The measurement of pupil diameter in psychology (in short, "pupillometry") has just celebrated 50 years. The method established itself after the appearance of three seminal studies (Hess & Polt, 1960, 1964; Kahneman & Beatty, 1966). Since then, the method has continued to play a significant role within the field, and pupillary responses have been successfully used to provide an estimate of the "intensity" of mental activity and of changes in mental states, particularly changes in the allocation of attention and the consolidation of perception. Remarkably, pupillary responses provide a continuous measure regardless of whether the participant is aware of such changes. More recently, research in neuroscience has revealed a tight correlation between the activity of the locus coeruleus (i.e., the "hub" of the noradrenergic system) and pupillary dilation. As we discuss in this short review, these neurophysiological findings provide new important insights to the meaning of pupillary responses for mental activity. Finally, given that pupillary responses can be easily measured in a noninvasive manner, occur from birth, and can occur in the absence of voluntary, conscious processes, they constitute a very promising tool for the study of preverbal (e.g., infants) or nonverbal participants (e.g., animals, neurological patients). © Association for Psychological Science 2012.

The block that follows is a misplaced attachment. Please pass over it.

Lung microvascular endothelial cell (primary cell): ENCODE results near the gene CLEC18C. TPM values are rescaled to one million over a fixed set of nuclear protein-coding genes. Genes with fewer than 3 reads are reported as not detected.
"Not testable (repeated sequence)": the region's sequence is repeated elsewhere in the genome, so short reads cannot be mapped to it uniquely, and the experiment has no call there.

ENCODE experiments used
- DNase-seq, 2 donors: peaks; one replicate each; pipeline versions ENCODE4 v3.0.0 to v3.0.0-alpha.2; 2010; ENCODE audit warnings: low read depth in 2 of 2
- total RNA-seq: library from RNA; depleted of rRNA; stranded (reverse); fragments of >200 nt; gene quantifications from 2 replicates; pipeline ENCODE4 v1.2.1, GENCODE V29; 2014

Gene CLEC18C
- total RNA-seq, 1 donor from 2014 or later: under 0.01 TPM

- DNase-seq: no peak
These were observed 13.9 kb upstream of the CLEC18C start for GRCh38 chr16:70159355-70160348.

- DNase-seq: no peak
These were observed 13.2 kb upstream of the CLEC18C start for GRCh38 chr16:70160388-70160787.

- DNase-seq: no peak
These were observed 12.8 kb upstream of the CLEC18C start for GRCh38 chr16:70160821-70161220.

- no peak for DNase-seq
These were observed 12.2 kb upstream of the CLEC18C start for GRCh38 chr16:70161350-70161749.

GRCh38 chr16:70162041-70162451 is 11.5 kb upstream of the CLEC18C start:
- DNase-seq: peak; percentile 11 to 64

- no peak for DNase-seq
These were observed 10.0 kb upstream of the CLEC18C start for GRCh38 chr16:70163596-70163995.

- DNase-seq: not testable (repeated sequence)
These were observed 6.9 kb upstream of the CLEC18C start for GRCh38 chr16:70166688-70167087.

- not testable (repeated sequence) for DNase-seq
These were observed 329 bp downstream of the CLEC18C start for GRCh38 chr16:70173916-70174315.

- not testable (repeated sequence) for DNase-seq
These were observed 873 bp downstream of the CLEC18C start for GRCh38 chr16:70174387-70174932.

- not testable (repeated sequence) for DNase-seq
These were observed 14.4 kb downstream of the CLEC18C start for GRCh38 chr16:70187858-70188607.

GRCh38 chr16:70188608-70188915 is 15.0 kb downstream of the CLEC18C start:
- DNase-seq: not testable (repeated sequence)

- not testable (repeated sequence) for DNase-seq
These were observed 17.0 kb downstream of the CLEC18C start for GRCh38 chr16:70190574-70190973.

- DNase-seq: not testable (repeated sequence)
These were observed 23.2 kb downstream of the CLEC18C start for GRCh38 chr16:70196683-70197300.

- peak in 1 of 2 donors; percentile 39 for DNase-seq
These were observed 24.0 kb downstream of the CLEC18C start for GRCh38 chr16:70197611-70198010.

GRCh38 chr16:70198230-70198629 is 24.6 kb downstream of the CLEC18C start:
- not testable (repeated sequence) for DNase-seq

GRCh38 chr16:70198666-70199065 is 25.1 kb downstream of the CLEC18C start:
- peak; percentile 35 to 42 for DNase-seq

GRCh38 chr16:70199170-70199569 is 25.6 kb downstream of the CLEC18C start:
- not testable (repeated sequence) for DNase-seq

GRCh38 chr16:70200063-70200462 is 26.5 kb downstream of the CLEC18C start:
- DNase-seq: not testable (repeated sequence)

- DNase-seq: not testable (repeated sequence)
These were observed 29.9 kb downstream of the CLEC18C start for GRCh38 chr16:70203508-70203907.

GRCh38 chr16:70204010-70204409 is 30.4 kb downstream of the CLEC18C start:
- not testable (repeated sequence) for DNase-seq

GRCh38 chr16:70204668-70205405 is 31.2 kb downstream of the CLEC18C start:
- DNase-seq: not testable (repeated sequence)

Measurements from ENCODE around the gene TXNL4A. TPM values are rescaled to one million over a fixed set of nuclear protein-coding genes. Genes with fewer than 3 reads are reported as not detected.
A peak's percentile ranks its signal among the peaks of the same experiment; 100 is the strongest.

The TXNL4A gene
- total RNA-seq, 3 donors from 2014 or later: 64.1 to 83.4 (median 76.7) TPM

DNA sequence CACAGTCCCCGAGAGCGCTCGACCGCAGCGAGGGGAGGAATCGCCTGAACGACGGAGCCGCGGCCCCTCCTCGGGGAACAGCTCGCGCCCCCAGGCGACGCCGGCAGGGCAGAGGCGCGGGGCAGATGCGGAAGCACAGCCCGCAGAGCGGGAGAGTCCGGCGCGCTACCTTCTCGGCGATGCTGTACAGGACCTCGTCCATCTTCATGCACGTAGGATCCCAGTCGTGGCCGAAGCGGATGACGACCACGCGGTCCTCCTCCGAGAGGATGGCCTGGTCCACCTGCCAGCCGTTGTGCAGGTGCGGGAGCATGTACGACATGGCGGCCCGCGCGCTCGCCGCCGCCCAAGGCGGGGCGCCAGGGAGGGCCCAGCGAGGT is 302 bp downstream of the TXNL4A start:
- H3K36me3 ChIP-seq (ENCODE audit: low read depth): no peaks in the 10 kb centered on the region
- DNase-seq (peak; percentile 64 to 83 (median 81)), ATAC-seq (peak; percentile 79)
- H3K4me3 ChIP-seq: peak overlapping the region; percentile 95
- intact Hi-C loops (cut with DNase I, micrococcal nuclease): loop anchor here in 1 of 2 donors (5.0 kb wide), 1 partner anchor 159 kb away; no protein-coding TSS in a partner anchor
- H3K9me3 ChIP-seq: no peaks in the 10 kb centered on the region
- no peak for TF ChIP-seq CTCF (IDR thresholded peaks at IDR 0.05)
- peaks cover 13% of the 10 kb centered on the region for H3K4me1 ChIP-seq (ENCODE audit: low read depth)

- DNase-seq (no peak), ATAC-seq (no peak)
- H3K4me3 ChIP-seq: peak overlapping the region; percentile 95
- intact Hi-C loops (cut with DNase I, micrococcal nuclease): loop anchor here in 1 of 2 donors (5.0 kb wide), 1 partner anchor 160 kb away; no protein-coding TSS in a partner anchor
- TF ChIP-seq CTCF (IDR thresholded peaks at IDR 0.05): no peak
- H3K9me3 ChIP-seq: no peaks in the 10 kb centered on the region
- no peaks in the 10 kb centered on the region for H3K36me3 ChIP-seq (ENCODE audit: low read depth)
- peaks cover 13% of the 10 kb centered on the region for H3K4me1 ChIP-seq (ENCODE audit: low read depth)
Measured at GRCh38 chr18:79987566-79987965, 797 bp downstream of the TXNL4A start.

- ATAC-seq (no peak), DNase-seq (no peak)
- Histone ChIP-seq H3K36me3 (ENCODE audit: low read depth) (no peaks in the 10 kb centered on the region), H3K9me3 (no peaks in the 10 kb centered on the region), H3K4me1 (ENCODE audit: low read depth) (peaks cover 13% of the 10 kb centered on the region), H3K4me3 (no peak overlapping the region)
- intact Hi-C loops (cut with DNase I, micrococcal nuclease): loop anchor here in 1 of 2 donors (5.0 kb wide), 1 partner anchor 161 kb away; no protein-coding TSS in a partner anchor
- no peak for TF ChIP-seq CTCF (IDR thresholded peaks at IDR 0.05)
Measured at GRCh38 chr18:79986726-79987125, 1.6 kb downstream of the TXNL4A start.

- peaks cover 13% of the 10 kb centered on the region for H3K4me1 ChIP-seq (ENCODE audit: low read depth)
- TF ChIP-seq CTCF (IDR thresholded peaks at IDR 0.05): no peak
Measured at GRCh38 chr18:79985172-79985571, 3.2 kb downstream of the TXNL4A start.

Laeng, B., Sirois, S., & Gredebäck, G. (2012). Pupillometry: A window to the preconscious? Perspectives on Psychological Science, 7(1), 18–27. https://doi.org/10.1177/1745691611427305